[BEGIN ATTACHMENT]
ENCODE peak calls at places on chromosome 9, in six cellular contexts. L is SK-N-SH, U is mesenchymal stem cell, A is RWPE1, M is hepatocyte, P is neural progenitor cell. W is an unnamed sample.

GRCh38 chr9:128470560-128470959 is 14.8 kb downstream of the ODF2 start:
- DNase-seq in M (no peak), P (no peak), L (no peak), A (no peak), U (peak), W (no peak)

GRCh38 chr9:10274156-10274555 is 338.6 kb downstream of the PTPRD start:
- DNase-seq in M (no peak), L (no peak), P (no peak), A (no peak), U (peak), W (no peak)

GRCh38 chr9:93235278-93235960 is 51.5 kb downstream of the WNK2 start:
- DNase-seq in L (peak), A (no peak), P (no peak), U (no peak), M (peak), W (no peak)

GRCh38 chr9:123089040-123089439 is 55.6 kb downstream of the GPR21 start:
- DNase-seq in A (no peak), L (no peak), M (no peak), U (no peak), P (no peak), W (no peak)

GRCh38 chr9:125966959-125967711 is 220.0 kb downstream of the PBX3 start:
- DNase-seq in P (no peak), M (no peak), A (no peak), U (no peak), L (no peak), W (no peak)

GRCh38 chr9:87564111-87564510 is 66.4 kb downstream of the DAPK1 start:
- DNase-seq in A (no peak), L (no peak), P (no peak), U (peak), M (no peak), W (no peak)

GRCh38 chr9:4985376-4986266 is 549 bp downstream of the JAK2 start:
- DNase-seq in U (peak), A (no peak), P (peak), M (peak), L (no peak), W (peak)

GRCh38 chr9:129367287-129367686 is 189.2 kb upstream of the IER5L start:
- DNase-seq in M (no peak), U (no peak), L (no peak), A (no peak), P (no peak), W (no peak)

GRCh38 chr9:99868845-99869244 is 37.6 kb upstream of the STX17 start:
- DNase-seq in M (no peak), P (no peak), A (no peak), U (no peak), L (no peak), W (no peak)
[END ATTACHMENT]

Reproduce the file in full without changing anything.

ENCODE peak calls at places on chromosome 9, in six cellular contexts. L is SK-N-SH, U is mesenchymal stem cell, A is RWPE1, M is hepatocyte, P is neural progenitor cell. W is an unnamed sample.

GRCh38 chr9:128470560-128470959 is 14.8 kb downstream of the ODF2 start:
- DNase-seq in M (no peak), P (no peak), L (no peak), A (no peak), U (peak), W (no peak)

GRCh38 chr9:10274156-10274555 is 338.6 kb downstream of the PTPRD start:
- DNase-seq in M (no peak), L (no peak), P (no peak), A (no peak), U (peak), W (no peak)

GRCh38 chr9:93235278-93235960 is 51.5 kb downstream of the WNK2 start:
- DNase-seq in L (peak), A (no peak), P (no peak), U (no peak), M (peak), W (no peak)

GRCh38 chr9:123089040-123089439 is 55.6 kb downstream of the GPR21 start:
- DNase-seq in A (no peak), L (no peak), M (no peak), U (no peak), P (no peak), W (no peak)

GRCh38 chr9:125966959-125967711 is 220.0 kb downstream of the PBX3 start:
- DNase-seq in P (no peak), M (no peak), A (no peak), U (no peak), L (no peak), W (no peak)

GRCh38 chr9:87564111-87564510 is 66.4 kb downstream of the DAPK1 start:
- DNase-seq in A (no peak), L (no peak), P (no peak), U (peak), M (no peak), W (no peak)

GRCh38 chr9:4985376-4986266 is 549 bp downstream of the JAK2 start:
- DNase-seq in U (peak), A (no peak), P (peak), M (peak), L (no peak), W (peak)

GRCh38 chr9:129367287-129367686 is 189.2 kb upstream of the IER5L start:
- DNase-seq in M (no peak), U (no peak), L (no peak), A (no peak), P (no peak), W (no peak)

GRCh38 chr9:99868845-99869244 is 37.6 kb upstream of the STX17 start:
- DNase-seq in M (no peak), P (no peak), A (no peak), U (no peak), L (no peak), W (no peak)